By | July 27, 2007
Up this week Iâ€™ve got some great info for you corporate podcasters out there. If youâ€™re thinking about podcasting, stay tuned because Iâ€™m gonna talk about some of the most common mistakes of corporate big wigs, and Iâ€™ve also got another podcast review.
Welcome to the show everyone, youâ€™re listening to the podcast that tells you how to podcast, otherwise known as The Podcasting Blog. This week, weâ€™re gonna look at some of the common mistakes that corporate podcasters and marketers make.
Podcasting is a great tool for marketing and itâ€™s something that can really help your company out in many ways. You can showcase product, you can provide education about your services, thereâ€™s even some companies out there doing internal podcasts as a way to reach employees and not have to coordinate meetings. But having a successful podcast can be tricky, especially when you see these common pitfalls.
What I wanna do is help you not to make those mistakes, and of course we do podcasts for a number of organizations and having a professional service do the actual production is definitely something that you should consider, but in the event that youâ€™re wanting to try to make a go at it with inhouse staff, consider those that have gone before you and learn from their blunders.
First of all, donâ€™t completely look to the IT department to produce the podcast. Now, thatâ€™s not to say you donâ€™t have some talented people in there, you may very well have the next Casey Kasem, but chances are you donâ€™t. IT people are generally NOT the marketing type. Now, they might know what an RSS syndication is, they might know how to encode an audio file to MP3, but theyâ€™re not marketers.
What youâ€™ve got to understand here is that usually, it takes a concerted effort and youâ€™ll have to pull resources from different groups inside your company. If youâ€™re thinking about podcasting or youâ€™ve pretty much made up your mind to do it, meet with IT and Marketing. Have them work together. Youâ€™re gonna want a people person behind the mic, youâ€™ll want somebody that is pretty bright, but friendly and understands your marketing objectives.
Even if your podcast is going to be a weekly update from the CEO or if itâ€™s going to talk about products that you offer, and have guests from within the company that were involved in creating those products, youâ€™ll want to have a host. That host should probably not be of the geekier sort, even if youâ€™re a tech company.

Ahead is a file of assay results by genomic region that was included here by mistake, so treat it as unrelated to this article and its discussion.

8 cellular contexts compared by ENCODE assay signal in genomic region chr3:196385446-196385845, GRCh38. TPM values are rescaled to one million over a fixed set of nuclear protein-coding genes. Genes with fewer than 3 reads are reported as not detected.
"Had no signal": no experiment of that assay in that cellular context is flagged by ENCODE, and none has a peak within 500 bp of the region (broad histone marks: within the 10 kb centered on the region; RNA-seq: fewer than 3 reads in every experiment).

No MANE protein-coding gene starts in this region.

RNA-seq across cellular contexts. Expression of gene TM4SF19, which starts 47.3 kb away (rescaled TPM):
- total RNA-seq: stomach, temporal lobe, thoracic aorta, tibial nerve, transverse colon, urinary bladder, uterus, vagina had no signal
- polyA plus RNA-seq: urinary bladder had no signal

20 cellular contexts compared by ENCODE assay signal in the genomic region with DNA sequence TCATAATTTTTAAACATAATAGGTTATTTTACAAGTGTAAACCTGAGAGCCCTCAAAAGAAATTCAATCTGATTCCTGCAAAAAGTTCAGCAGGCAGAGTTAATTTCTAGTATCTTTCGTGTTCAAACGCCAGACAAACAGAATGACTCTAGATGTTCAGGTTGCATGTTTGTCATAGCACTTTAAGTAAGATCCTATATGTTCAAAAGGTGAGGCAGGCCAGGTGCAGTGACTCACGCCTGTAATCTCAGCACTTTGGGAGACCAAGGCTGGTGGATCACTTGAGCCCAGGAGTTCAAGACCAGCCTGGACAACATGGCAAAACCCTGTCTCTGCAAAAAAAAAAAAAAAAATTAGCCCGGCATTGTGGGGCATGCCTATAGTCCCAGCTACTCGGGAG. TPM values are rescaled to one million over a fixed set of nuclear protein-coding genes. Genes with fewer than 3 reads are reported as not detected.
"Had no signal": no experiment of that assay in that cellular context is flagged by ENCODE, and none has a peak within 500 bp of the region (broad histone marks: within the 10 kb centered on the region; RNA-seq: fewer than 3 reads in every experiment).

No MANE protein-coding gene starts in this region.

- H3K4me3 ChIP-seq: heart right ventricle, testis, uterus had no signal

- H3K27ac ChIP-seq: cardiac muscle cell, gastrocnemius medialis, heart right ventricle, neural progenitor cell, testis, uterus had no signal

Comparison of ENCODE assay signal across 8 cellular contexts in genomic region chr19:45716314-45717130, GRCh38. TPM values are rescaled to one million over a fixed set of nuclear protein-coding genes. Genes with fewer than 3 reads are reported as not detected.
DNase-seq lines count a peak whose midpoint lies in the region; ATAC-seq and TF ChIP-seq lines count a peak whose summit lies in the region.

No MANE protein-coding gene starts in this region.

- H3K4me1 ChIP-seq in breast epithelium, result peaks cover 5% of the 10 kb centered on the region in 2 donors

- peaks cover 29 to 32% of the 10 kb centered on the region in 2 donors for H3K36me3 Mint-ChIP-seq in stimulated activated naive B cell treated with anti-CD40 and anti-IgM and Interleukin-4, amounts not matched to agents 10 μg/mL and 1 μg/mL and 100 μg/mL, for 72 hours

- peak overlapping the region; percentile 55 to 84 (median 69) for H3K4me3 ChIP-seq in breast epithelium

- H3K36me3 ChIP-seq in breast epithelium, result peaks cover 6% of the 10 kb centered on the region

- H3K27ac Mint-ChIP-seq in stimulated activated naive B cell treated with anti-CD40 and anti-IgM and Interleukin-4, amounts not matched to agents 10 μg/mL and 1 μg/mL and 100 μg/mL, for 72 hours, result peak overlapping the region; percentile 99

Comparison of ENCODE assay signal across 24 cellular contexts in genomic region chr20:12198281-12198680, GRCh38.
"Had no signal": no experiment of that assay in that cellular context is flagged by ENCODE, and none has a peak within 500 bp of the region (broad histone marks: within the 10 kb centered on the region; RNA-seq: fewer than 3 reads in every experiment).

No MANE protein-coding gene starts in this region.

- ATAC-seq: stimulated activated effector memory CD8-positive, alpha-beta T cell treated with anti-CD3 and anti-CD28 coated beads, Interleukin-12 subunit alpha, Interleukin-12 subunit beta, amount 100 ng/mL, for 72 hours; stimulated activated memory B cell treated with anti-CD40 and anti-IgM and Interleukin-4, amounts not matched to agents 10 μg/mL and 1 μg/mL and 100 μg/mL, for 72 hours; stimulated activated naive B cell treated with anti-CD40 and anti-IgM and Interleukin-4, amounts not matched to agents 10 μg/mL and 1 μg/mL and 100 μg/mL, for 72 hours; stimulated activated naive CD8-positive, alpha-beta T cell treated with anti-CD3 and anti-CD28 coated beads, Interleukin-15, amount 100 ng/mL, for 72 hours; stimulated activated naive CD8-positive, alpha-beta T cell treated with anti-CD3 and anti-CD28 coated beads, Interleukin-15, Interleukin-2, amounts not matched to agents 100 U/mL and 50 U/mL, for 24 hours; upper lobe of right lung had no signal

On the flip side, donâ€™t let Marketing run the whole show. Iâ€™m stressing here that you need a well rounded effort by at least two departments, possibly even more. The marketing people will know what works and what will attract your customers and achieve your goals, but they probably donâ€™t know a whole lot about multitrack mixing, or video compression codecs. So again, work together. Even within our consulting firm here, I donâ€™t handle everything and Bob doesnâ€™t handle everything. Bob knows way more about SEO and some of the more technical site aspects, he knows what works to get traffic. Bob doesnâ€™t know very much about audio.
Iâ€™ve been doing computer work for 15 years but I chose to focus more on the presentation aspect of things so I do audio and graphics. I donâ€™t like spending my time figuring out keywords and phrases, Iâ€™d rather be behind a mic or creating training in Photoshop.
The picture that I wanna paint here is, donâ€™t leave it up to one individual. Work as a team and draw from each otherâ€™s knowledge.
Now, that considered, Iâ€™ve got an eye opener for you. Even though most techies love gadgets and marketing people love working with people, podcasting is a whole new animal. Youâ€™re delving into the realm of audio and that involves knowledge of hardware, software, and technique. Buying audio equipment isnâ€™t the same as buying a hard drive or video card. Connecting a phantom powered condenser mic to a USB mixer is not the same as plugging in a USB printer.
Learning mic technique mic doesnâ€™t just come naturally. There are things you have to learn, so my advice would be that if you truly want to make your podcast successful, seek out a podcast consultant that has a great sounding podcast. Of course, the one that pops into my mind isâ€¦well, me, but you need to get somebody that can blend everything together and help out with the unknown stuff. Believe me, you can go out there and spend weeks reading and researching and youâ€™ll learn something, but you donâ€™t actually learn until you start doing it yourself. Save yourself the time and the learning curve by having someone show you, or at least talk to you over the phone and be there for you when you run into trouble.